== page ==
HUTCHINSON, Mrs Gertrude
Gertie was born in Freckenham in 15th February 1899 (Mildenhall Q1-1899 4A:885), daughter of Samuel and Sarah Ann RAYNER (née PLUMMER). In the 1939 register she was at Fairfax House, Mildenhall with her husband William, a solicitor's managing clerk (Bendall's). She died at Sturgess, Hairdressers, Eaton House, High Street, Newmarket, it was her first visit to this hairdressers since the birth a few months earlier of her daughter Dianne. She is buried in Mildenhall Kingsway cemetery which is now a "natural environment zone".

JENNINGS, Mr Richard Frederick
Born 1867 (Newmarket Q2-1867 3B:543) son of John and Ann Beeche JENNINGS (née BAXTER). At the time of his death he was a commission agent, living at Glen Villa, Nat Flatman Street, Newmarket. Richard died at the Marlborough Club, High Street, Newmarket and is buried in Newmarket cemetery Old Ground BB6.

KERRY, Miss Queenie
Born on 22nd March 1899 in Newmarket (Newmarket Q2-1899 3B:528), daughter of George William and Anna Maria KERRY (née PARKER). In the 1939 register, Queenie, a post office worker, was at "Stanfield", Snailwell Road with her sisters Mabel (incapacitated) and Anna. Queenie was killed at work as a sorting clerk/telegraphist in the Post Office, High Street, Newmarket and is buried in Newmarket cemetery, Old Ground CC:6.

LAMBERT, Miss Viola Alice
Viola Alice LAMBERT was born on 14th November 1889 in Yorkshire, near Doncaster (Thorne Q1-1890 9C:756), daughter of William Lister and Mary Jane LAMBERT (née ROSS). She was Assistant Matron at White Lodge Emergency Hospital in the 1939 register, and was killed at Sturgess, Hairdressers, Eaton House, High Street, Newmarket and buried in Newmarket cemetery, New Ground N:220.

LITTLE, Mr James
Not much has been found about this victim. He does not appear to have been a Newmarket native, his earliest Newmarket appearance can be linked to his wife in the 1939 Register. It seems he may have married Minnie Eslick CLAYTON in Wandsworth in 1937. The sole occupant of Red House Albion Street, Newmarket in the 1939 register was a married woman, Minnie E LITTLE. Neither are found in the 1936 Newmarket Directory. He is recorded as living at Red House, Albion Street, Newmarket, the burial register has him as a jockey. He was injured in the bombing of the High Street on 18th February 1941 and died later at White Lodge Emergency Hospital, Exning Road, Newmarket and is buried in Newmarket cemetery New Ground K:187.

PECK,Miss Nina Mary
Nina was born on 8th October 1903 (Newmarket Q4-1903 3B:448) daughter of George Herbert and Annie Harriet PECK (née CASTLE. In the 1939 register, a VAD member, she was at Phoenix House, High Street, Newmarket with her father George Herbert PECK, a master plumber and painter/A.R.,P. warden and her mother Annie Harriet. Nina PECK, B.R.C.S. (British Red Cross Society), member Voluntary Aid Detachment. She lived at Phoenix House, High Street, Newmarket with her parents and was killed there, and buried in Newmarket cemetery New Ground L:8-1926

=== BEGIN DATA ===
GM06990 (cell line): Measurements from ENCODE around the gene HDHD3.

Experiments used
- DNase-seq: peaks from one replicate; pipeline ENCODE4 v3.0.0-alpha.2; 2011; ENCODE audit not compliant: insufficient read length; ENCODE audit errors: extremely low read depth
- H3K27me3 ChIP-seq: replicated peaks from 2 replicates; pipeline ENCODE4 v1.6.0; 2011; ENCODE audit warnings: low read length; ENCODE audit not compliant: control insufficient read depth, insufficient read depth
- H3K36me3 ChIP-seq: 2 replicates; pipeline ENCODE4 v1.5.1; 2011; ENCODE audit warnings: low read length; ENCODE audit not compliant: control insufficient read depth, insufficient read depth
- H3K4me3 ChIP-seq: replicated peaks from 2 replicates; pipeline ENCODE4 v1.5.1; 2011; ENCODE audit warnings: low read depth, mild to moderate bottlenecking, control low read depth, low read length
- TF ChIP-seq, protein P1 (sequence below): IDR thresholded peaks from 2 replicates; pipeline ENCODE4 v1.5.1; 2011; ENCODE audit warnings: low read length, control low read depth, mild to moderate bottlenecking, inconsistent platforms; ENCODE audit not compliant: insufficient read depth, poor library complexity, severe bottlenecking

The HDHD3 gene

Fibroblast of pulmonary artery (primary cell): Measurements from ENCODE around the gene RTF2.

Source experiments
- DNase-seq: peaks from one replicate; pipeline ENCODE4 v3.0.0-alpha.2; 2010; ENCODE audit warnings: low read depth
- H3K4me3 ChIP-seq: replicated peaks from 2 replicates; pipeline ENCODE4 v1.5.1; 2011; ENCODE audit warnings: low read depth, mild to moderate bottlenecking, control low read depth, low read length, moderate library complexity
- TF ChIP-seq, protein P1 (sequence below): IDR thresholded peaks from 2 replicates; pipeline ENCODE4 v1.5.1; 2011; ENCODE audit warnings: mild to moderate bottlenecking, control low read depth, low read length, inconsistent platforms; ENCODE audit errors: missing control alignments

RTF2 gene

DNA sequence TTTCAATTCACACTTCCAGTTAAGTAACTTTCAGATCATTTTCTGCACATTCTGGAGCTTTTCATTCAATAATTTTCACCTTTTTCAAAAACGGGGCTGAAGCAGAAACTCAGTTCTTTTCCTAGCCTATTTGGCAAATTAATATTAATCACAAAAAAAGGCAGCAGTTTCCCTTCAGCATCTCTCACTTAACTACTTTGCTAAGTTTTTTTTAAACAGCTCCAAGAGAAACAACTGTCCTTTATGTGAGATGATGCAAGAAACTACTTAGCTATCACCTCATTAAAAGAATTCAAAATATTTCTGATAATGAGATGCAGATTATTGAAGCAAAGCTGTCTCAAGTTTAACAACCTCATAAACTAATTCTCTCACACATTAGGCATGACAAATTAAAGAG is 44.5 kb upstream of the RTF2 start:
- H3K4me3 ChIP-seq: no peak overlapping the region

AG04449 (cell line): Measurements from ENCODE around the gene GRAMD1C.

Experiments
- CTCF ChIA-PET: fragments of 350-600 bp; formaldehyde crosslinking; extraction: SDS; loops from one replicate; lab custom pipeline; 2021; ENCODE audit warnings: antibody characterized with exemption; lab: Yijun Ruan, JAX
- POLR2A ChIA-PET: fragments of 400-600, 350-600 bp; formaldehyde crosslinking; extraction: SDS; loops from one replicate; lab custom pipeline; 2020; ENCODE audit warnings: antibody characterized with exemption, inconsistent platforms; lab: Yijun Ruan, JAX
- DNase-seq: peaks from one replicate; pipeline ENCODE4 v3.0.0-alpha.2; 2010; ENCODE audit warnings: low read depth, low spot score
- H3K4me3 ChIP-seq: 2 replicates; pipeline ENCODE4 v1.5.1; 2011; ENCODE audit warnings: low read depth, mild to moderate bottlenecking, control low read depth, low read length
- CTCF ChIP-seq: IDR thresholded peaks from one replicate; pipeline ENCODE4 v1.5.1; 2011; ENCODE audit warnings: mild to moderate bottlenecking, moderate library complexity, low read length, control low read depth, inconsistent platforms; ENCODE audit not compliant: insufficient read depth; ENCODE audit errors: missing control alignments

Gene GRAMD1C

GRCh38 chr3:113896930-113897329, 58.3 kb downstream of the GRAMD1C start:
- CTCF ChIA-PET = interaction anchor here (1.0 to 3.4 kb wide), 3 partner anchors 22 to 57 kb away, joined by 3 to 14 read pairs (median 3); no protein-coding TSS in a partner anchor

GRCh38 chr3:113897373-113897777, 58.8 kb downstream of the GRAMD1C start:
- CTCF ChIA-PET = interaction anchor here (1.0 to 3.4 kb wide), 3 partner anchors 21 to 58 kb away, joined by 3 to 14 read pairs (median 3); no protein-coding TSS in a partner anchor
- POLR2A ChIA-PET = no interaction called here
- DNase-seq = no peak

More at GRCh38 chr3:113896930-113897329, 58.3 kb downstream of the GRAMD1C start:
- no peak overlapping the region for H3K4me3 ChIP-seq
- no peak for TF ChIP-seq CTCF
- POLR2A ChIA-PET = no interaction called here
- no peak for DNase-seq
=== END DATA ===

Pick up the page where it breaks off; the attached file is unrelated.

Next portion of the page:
He was born on 17th September 1886, in Sydenham, Kent (Lewisham Q4-1886 1D:1159) son of John and Alice STRINGER (née SMITH). In the 1939 register he was widower, a painter, and his address was 35 Devonshire Road, Forest Hill, Lewisham, London where he lived with his son Walter J. STRINGER, a motor driver. Walter was injured in the bombing of 18th February 1941 at the "White Hart" and taken to White Lodge Emergency Hospital where he died on 26th February 1941. There is no information as to the reason for Walter being in Newmarket, or whether he was staying here or merely passing through. The burial register has his occupation as decorator. He is buried in Lewisham (Hither Green) Cemetery grave AA/con/259.

WATERS, Mrs Louisa
Louisa CARLTON was born on 13th October 1877 in Stetchworth (Newmarket Q4-1877 3B:546 ) daughter of Robert and Sarah CARLTON (née ROSE). In the 1939 register she was at the Marlborough Club, Market Street, Newmarket with her husband Thomas W Waters. They were stewards at the Club. Louisa was killed at the Marlborough Club, High Street, Newmarket and is buried in Newmarket cemetery, New Ground K:269.

WHELAN, Mr William Alfred
William Alfred Whelan was born on 25th January 1924 (Newmarket Q1-1924 3B:708) son of William and Elizabeth WHELAN (née COOPER). In the 1939 register William, a cinema operator, was at 12 Laureate Terrace, Exning Road with his parents, father William F , assistant head lad in stables, and mother Elizabeth. He was a part time cinema operator and was killed at work at Hepworth's (tailors), High Street, Newmarket, and is buried in Newmarket cemetery New Ground K:227.

Many more people (over 200) were injured during the raid but subsequently recovered. Details of any injured military personnel were not made available because of the information restrictions at the time, but there seems to be a possible 7 deaths not recorded here as some reports give 27 as the total deaths.

The cover of the book, taken from a painting by NLHS member Eddie Clark